Past Remains

A view of yesterday from today

The Old Courthouse, Axminster, Devon

A delightful building, I first took photos of the frontage some ten years ago, long before I knew anything about it's history. The photos I took then show the front of the building better, but look quite different to those taken on a recent visit in 2012, so for the sake of uniformity I've only put the latest and more comprehensive photos on this page.  

Built in 1864 upon the site of the Union Workhouse, the building comprised the first purpose-built police station in Devon, along with cells, a police house at the back and the courtroom on the first floor.

The Old Courthouse was built onto this much older building, now Archway Bookshop, in a manner to suggest that it's part of the same building. However, even though it's separate, it's well worth a mention.

Circa 13th century, the ground floor was open to allow access for carts and the original arch, now in-filled, can be seen above the window. Another arch can be seen inside the shop. It was converted into a private residence during the 1700s. What is really interesting though, is the doorway, which is thought to be a window from Newenham Abbey. Dismantled during the reign of Henry VIII, stone from the Abbey was used for several buildings in Axminster.

Just inside the arch to the courthouse complex is this fabulous studded oak door, leading to the upstairs courtroom, which housed Axminster Museum (since moved to the original carpet factory in 2016). This was used for the County Court and the Court of Petty Sessions.

I only had time for a whistle-stop tour of the museum, but it's fascinating and well worth a further visit. It contains a lot of artefacts, including a wonderful, large scale model of Weycroft Mill. I didn't take a photo of that, but will on my next visit.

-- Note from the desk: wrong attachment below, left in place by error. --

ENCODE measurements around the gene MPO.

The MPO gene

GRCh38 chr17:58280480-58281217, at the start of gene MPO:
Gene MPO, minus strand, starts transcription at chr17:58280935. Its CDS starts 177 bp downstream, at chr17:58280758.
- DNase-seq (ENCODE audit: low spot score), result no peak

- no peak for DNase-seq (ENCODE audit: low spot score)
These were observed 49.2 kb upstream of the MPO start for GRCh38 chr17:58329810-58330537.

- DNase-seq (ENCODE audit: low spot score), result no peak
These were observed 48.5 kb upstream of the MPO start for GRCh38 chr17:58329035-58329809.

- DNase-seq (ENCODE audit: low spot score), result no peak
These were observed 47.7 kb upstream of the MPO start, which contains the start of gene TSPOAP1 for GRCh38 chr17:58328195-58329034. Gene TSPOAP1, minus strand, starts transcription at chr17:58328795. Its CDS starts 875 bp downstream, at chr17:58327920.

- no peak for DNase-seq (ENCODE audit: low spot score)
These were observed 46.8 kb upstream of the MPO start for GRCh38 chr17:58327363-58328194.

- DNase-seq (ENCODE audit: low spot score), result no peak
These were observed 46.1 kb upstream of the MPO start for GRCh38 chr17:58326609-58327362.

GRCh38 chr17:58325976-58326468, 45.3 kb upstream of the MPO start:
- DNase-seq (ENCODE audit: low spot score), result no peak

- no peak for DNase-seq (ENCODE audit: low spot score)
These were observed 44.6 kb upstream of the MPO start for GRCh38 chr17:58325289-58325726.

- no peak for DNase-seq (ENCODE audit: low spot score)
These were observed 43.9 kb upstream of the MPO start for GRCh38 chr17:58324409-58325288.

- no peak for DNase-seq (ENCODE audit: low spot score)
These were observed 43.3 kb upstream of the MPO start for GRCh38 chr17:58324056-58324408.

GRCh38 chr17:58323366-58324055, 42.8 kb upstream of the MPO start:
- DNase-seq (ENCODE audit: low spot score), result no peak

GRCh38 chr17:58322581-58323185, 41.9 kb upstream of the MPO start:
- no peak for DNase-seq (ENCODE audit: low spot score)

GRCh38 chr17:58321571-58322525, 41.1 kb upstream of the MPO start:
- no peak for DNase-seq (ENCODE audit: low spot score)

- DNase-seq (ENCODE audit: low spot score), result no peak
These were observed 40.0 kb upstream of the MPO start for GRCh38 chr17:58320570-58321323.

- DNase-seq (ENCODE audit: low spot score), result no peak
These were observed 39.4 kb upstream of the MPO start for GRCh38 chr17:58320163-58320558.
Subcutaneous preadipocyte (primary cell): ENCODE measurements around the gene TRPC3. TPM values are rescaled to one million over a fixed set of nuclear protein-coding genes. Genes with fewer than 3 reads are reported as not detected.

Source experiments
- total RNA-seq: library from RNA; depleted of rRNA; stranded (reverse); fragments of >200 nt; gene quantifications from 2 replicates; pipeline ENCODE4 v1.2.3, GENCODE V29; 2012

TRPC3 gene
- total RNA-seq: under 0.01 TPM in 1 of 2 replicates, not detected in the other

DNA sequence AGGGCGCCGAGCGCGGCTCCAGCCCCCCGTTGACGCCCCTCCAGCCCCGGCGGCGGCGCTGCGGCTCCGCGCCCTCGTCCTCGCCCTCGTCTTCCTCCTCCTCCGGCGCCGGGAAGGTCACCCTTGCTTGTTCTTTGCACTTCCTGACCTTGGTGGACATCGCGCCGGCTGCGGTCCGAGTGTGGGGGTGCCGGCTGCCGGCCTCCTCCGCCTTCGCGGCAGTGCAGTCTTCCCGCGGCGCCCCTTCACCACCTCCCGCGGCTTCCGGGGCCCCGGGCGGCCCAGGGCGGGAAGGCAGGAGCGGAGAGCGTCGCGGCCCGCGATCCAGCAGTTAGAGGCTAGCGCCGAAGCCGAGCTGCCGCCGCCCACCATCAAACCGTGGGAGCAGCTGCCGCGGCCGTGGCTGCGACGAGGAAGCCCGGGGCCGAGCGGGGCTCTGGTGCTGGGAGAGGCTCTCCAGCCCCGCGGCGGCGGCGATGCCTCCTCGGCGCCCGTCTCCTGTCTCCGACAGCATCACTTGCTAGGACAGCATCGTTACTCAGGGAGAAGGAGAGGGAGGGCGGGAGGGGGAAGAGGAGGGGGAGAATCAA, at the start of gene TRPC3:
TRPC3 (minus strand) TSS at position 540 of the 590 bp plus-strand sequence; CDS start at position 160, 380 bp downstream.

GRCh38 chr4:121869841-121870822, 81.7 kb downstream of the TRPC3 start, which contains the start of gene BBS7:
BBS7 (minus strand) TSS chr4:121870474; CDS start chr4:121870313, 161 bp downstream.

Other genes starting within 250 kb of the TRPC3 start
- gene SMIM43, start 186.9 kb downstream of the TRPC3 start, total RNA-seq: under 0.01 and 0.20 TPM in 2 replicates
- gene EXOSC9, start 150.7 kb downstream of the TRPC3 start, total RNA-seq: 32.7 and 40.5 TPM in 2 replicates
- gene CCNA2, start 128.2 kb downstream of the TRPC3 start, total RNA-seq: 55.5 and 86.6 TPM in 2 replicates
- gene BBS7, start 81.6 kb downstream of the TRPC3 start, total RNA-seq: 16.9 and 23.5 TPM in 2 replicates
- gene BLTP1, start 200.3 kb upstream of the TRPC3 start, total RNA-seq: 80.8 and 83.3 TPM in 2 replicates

Below, the archway from the inside of the courtyard, looking towards the street with a view of the church green. On the far left inside the arch is the door to the then museum, the right part of the building holds the Senior Citizens Centre and the near left houses the Tourist Information Centre.

On the left hand side is an adjacent building which was once the home of the police sergeant and his family. Now the Arts Cafe, it still contains the original police cells. The photo below shows the cell doors with their hatches and the old water cisterns above. 

The courtyard at the rear is thought to have been the exercise yard. For fans of Terry Pratchett's Discworld novels, it may come as no surprise that when I read about it I immediately thought of the Treacle Mine Street station with it's exercise yard complete with straw dummy for sword practice...although in this case it was probably used to give the prisoners some exercise in the fresh air. ;)

Now a courtyard garden with outside tables for the Arts Cafe, a section has been designated the 'Weaver's Garden'.

The Weaver's Garden contains plants used for vegetable dyes and soft running water, both of which were important in the dyeing and fulling process, which was used in carpet making. The photo below was taken several years ago, showing a border made from loom reels, sadly no longer there.

Interestingly, when I made a visit to Kilmington Quarry there was a huge pile of reels like this in a heap, many of which had been burnt in a fire. I would love to have taken a couple, as they'd obviously been chucked, but the rule for most Urban Explorers is to 'take nothing but photos and leave nothing but footprints', and it would have changed my explore from trespass to criminal activity...so I didn't.

Some of the stone brickwork, below.  A shame that the pvc windows look so out of place, but the original arches and lintels have been retained.

I have to say, that this has got to be the most difficult building I've ever tried to photograph. Narrow pavements on a busy street, several usages with people coming and going, awning and other modern trappings making it impossible to photograph the Arts Cafe building and courtyard, and awkward, twisty stairs and narrow corridors inside. It was incredibly frustrating.  Apart from that it's fab place to visit, and I often enjoy a coffee at the Arts Cafe whenever I'm in Axminster. :)

More photos, along with these, can also be seen in the Photo Gallery album.

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